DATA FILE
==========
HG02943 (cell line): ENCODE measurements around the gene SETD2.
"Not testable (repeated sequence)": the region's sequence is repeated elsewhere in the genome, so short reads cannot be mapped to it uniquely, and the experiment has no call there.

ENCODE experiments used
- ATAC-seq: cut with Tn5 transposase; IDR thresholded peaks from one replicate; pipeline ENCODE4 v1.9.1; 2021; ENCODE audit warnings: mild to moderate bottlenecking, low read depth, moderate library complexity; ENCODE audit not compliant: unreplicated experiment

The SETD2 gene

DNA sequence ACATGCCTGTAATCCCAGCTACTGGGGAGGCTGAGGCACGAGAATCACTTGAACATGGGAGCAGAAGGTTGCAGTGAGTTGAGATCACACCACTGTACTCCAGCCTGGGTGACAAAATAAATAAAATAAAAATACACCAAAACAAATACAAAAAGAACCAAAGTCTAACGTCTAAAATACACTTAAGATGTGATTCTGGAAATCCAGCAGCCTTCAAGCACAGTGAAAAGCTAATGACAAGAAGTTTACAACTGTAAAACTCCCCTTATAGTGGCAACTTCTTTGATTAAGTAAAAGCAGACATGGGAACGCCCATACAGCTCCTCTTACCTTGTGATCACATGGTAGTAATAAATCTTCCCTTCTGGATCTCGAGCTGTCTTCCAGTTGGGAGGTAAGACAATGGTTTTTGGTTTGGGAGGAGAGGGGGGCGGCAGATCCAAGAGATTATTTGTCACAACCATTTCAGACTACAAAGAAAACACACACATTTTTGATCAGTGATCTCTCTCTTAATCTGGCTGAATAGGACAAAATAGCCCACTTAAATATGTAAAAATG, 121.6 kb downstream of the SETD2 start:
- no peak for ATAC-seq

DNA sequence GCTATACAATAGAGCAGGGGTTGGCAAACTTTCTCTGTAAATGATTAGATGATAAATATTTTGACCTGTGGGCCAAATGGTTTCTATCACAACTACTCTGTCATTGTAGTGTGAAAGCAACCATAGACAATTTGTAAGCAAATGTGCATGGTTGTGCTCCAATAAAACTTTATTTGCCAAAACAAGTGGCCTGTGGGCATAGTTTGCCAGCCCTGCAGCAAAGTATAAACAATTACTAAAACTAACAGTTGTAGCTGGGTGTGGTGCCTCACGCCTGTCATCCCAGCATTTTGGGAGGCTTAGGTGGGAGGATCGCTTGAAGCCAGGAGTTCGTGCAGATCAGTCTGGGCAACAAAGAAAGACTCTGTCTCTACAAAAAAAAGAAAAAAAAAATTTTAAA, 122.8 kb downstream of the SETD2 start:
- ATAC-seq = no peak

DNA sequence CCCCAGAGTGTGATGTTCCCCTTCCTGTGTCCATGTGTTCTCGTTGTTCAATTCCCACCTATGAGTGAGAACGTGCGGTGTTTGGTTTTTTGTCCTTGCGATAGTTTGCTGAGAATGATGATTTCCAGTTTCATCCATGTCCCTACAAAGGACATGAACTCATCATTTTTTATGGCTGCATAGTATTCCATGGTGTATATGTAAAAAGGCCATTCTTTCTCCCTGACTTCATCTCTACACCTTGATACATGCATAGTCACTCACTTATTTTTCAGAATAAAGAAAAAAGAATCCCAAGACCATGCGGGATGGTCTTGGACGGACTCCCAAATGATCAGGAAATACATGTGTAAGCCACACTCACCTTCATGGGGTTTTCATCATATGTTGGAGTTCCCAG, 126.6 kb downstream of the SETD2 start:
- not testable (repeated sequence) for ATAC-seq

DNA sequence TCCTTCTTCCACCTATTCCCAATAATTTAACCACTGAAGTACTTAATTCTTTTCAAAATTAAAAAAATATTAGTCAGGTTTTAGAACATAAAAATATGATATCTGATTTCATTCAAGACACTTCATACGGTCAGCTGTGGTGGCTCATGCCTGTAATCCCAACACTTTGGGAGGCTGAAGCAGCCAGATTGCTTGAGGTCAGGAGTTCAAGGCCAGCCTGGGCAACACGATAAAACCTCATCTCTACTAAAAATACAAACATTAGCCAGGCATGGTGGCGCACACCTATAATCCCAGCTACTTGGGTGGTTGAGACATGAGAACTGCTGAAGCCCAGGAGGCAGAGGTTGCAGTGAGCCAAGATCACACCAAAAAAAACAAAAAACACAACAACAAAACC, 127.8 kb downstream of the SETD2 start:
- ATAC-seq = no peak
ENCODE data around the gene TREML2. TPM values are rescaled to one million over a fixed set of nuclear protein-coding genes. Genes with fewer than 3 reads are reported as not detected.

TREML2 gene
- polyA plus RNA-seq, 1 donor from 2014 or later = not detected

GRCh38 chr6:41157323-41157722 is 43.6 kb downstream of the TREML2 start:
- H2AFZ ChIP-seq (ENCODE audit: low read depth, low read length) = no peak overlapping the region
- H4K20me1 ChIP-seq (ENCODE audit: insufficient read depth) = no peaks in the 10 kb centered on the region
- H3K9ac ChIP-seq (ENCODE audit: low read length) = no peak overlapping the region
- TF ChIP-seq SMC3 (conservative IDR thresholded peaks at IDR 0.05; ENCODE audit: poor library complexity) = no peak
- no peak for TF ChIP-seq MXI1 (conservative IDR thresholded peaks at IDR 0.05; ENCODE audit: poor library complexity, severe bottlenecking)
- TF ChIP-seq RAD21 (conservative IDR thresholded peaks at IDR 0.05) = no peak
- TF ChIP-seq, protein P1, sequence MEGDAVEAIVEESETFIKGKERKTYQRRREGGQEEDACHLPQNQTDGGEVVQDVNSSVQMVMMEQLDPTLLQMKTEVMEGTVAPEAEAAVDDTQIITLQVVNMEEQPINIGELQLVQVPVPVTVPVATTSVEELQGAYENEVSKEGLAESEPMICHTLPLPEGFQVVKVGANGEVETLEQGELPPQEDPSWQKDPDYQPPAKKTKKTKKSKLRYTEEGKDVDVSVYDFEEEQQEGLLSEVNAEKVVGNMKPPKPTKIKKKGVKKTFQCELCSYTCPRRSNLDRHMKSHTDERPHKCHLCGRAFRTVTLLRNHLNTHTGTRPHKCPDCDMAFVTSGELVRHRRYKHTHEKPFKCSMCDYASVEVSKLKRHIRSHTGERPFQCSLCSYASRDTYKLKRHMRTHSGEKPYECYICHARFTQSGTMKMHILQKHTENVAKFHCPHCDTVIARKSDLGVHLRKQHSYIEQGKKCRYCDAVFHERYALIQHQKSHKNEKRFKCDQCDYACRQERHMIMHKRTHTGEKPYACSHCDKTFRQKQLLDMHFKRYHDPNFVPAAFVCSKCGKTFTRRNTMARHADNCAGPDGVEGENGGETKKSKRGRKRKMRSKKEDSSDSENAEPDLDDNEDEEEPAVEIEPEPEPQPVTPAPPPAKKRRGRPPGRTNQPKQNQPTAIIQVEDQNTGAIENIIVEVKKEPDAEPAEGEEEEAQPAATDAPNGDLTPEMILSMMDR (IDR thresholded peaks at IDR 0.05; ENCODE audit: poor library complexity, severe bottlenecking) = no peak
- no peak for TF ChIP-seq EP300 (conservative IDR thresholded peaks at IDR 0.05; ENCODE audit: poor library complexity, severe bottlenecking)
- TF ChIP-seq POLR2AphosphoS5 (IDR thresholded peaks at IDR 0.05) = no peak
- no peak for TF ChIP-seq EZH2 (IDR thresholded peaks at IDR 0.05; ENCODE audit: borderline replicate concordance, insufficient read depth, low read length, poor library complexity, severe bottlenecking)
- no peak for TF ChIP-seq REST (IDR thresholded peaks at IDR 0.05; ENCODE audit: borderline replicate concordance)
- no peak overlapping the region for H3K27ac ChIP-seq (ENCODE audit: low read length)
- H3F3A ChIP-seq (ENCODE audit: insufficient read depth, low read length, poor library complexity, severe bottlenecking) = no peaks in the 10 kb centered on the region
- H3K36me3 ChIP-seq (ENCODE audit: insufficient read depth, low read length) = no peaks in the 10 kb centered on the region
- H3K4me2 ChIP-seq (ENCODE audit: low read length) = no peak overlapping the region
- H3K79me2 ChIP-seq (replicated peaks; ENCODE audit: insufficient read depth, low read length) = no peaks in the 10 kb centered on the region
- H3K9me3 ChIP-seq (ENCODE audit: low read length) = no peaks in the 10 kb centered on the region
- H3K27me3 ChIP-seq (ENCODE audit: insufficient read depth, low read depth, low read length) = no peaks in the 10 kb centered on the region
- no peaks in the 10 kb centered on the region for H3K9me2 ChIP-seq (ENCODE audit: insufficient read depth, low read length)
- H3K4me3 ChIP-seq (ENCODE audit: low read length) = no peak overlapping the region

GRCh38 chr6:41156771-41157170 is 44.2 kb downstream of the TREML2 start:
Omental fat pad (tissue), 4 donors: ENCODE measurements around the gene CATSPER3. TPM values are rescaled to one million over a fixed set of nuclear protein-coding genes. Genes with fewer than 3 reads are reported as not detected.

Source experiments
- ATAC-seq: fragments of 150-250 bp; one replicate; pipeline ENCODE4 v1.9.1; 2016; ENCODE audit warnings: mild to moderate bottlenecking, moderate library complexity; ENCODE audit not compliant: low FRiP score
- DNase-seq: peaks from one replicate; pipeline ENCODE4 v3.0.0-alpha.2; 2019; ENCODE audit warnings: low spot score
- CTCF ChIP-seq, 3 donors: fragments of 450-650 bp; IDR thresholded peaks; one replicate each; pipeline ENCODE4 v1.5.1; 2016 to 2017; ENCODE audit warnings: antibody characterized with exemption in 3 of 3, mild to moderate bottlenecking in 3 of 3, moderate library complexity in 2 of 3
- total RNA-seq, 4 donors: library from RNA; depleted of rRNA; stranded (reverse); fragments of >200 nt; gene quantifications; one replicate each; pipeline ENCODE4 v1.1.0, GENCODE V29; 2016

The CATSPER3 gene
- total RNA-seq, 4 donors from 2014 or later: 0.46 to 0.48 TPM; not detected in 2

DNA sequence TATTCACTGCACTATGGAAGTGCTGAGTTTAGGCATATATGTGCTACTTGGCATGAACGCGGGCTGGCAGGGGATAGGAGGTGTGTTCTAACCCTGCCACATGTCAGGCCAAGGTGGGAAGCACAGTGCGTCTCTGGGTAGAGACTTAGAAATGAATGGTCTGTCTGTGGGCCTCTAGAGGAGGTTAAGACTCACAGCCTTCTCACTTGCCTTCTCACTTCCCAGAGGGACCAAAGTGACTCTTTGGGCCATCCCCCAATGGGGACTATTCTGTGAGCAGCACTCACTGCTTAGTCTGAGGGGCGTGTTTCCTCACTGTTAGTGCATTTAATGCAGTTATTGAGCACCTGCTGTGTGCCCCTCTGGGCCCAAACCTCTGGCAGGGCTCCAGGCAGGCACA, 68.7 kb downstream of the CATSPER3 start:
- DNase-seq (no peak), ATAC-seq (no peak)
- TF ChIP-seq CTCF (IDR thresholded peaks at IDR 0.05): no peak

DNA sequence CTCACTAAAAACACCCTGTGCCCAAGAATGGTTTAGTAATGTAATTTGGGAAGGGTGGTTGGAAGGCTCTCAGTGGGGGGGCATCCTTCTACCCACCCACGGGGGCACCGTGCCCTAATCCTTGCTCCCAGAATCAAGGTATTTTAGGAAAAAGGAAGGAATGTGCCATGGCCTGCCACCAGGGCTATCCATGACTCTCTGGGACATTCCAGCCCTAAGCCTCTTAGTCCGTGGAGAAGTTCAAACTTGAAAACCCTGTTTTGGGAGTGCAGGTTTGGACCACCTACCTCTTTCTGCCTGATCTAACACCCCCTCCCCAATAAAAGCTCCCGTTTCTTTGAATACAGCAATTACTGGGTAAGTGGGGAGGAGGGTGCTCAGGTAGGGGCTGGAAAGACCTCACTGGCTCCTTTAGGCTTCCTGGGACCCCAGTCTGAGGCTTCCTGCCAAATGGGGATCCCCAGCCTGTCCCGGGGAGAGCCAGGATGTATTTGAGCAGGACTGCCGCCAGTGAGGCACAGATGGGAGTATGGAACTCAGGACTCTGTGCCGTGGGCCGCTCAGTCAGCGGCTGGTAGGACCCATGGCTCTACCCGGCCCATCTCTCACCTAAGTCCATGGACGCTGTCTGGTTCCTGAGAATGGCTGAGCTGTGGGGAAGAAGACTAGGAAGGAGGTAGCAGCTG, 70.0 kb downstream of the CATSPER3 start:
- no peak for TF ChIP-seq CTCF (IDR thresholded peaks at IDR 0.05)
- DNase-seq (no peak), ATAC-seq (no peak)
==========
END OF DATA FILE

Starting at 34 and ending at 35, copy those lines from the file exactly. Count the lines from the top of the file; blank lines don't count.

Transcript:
- H3K9me3 ChIP-seq (ENCODE audit: low read length) = no peaks in the 10 kb centered on the region
- H3K27me3 ChIP-seq (ENCODE audit: insufficient read depth, low read depth, low read length) = no peaks in the 10 kb centered on the region